Monumental’s Bricklaying Robot Fits Through Doors, Automates Construction

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Dutch startup Monumental has emerged from stealth with $25 million dollars in funding for its bricklaying robotic system. Whether or not its technology can be categorized as “additive construction” is debatable, but, nevertheless, the company is sure to impact the large construction automation industry

Founded in 2021 by CEO Salar al Khafaji and CTO Sebastiaan Visser, Monumental’s team appears to be a veritable buffet of expertise, with veterans from Palantir, Dyson, and Shopify. According to CEO al Khafaji, he wanted the startup to work on a project that would be able to bridge the gap between AI-facilitated automation and the profitability of the global construction market. Due to a shortage of bricklayers in both Europe and the United States, a robotic system became an appealing way to fill the space in that labor pool.

Next-Gen Brick Laying Bot?

Bricklaying robots aren’t exactly new. Fastbrick Robotics unveiled its Hadrian 105 unit back in 2016, with an upgrade to the still-in-use Hadrian X released in 2017. Construction Robotics’ S.A.M. unit was also unveiled in 2016. Monumental’s own website links to a rather interesting look at the history of masonry robots. Like most of the great leaps we’ve seen in technology over the last fifty years, the real trick up Monumental’s sleeve was making a machine much smaller than its other counterparts on the market.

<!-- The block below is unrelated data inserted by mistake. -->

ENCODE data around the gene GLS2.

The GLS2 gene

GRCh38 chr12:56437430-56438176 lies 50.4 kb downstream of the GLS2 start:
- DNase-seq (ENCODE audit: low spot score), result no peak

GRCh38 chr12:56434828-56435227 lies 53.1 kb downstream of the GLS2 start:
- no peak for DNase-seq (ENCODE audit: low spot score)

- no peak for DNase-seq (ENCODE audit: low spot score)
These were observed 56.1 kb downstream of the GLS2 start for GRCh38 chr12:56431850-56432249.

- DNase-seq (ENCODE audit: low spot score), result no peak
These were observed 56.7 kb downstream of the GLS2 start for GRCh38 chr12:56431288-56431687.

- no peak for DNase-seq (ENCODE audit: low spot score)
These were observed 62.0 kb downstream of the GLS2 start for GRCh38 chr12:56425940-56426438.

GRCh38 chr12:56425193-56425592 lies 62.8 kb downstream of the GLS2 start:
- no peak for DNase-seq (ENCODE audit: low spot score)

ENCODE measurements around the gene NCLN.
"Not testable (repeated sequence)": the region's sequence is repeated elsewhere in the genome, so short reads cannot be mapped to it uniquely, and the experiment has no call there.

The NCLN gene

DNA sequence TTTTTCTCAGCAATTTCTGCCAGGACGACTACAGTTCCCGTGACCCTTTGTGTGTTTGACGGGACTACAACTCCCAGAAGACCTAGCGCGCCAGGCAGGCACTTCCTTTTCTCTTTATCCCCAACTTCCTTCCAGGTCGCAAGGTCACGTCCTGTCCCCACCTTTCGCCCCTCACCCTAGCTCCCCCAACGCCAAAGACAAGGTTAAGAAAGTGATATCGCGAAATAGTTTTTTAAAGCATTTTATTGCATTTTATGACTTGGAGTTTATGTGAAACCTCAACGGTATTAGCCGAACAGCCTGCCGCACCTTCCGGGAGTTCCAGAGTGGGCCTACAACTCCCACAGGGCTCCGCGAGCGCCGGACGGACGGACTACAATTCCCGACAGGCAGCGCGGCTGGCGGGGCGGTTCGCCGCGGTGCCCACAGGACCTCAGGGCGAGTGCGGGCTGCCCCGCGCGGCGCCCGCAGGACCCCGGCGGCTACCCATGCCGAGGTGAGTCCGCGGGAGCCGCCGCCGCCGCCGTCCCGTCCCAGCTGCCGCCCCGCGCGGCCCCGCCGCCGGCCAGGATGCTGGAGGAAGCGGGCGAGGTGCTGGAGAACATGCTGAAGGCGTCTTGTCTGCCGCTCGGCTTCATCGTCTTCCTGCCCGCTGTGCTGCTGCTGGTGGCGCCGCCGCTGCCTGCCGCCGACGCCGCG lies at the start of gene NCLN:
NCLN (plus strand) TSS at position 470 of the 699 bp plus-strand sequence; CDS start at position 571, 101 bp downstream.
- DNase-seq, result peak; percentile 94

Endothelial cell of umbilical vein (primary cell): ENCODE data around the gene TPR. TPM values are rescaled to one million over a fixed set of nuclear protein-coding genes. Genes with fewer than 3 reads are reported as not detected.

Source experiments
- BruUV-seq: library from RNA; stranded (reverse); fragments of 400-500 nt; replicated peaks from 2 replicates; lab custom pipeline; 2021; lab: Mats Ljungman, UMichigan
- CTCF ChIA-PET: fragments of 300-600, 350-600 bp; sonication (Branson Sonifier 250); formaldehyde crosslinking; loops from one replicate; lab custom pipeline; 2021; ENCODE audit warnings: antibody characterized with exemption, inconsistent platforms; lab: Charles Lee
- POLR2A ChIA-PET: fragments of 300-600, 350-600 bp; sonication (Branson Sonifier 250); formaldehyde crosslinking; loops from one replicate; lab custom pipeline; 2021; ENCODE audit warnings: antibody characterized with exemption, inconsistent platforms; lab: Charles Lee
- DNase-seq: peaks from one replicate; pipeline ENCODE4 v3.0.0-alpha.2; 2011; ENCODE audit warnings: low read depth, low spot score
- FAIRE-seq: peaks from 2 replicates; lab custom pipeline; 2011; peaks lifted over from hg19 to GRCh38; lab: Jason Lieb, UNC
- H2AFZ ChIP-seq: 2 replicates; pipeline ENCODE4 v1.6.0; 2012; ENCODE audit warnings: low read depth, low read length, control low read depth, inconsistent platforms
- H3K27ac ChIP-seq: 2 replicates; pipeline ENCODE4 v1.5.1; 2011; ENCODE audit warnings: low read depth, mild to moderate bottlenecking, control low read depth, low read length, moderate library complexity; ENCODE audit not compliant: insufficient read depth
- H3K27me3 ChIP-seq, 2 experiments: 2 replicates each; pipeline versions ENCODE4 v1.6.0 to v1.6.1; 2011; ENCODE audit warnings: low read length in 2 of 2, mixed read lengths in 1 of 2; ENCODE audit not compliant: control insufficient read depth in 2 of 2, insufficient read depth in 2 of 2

Hadrian X

 

Monumental’s brick laying robot

Unlike the truck- and crane-sized systems of other firms, Monumental’s brick laying system, made up of three robots operating in tandem, has a much smaller footprint and requires fewer humans to monitor. The trio of units addresses one of the common issues faced by construction robots: navigating uneven construction sites. Two smaller robots traverse the construction site to bring bricks and mortar mix to the larger bricklaying system. The bricklaying bot extrudes mortar onto the wall with one head and lays a brick with a claw.

Also unlike other bricklaying machines, which have been advertised based on how much faster they are than human workers, Monumental’s unit operates at about the same speed as a person. The company still believes it has an edge in human labor due to its ability to deploy multiple units at a single job site—significantly easier than conjuring more skilled bricklayers out of the ether.

The robots themselves are said to cost around $25,000 to build and the recent round of funding will be used to increase the size of Monumental’s current fleet.

What does innovation look like?

Monumental’s efforts in developing a long-theorized robotics system should be lauded. But are we missing the forest for the trees when we try to replace human labor instead of eliminating it? Does it really make sense to develop robots to replace bricklayers when we have robots that replace the need for bricks altogether?

Additive construction provides an amazing opportunity to reduce not just labor cost, but material cost and transportation as well. If you’re going to rig up a robot with a mortar extruder to lay bricks, and train a bricklayer to use and supervise it, maybe it just makes more sense to train that bricklayer to print a building in concrete. Addressing labor and housing shortages means taking an honest look at how we construct buildings and retraining global workforces for a more sustainable vision of the future.

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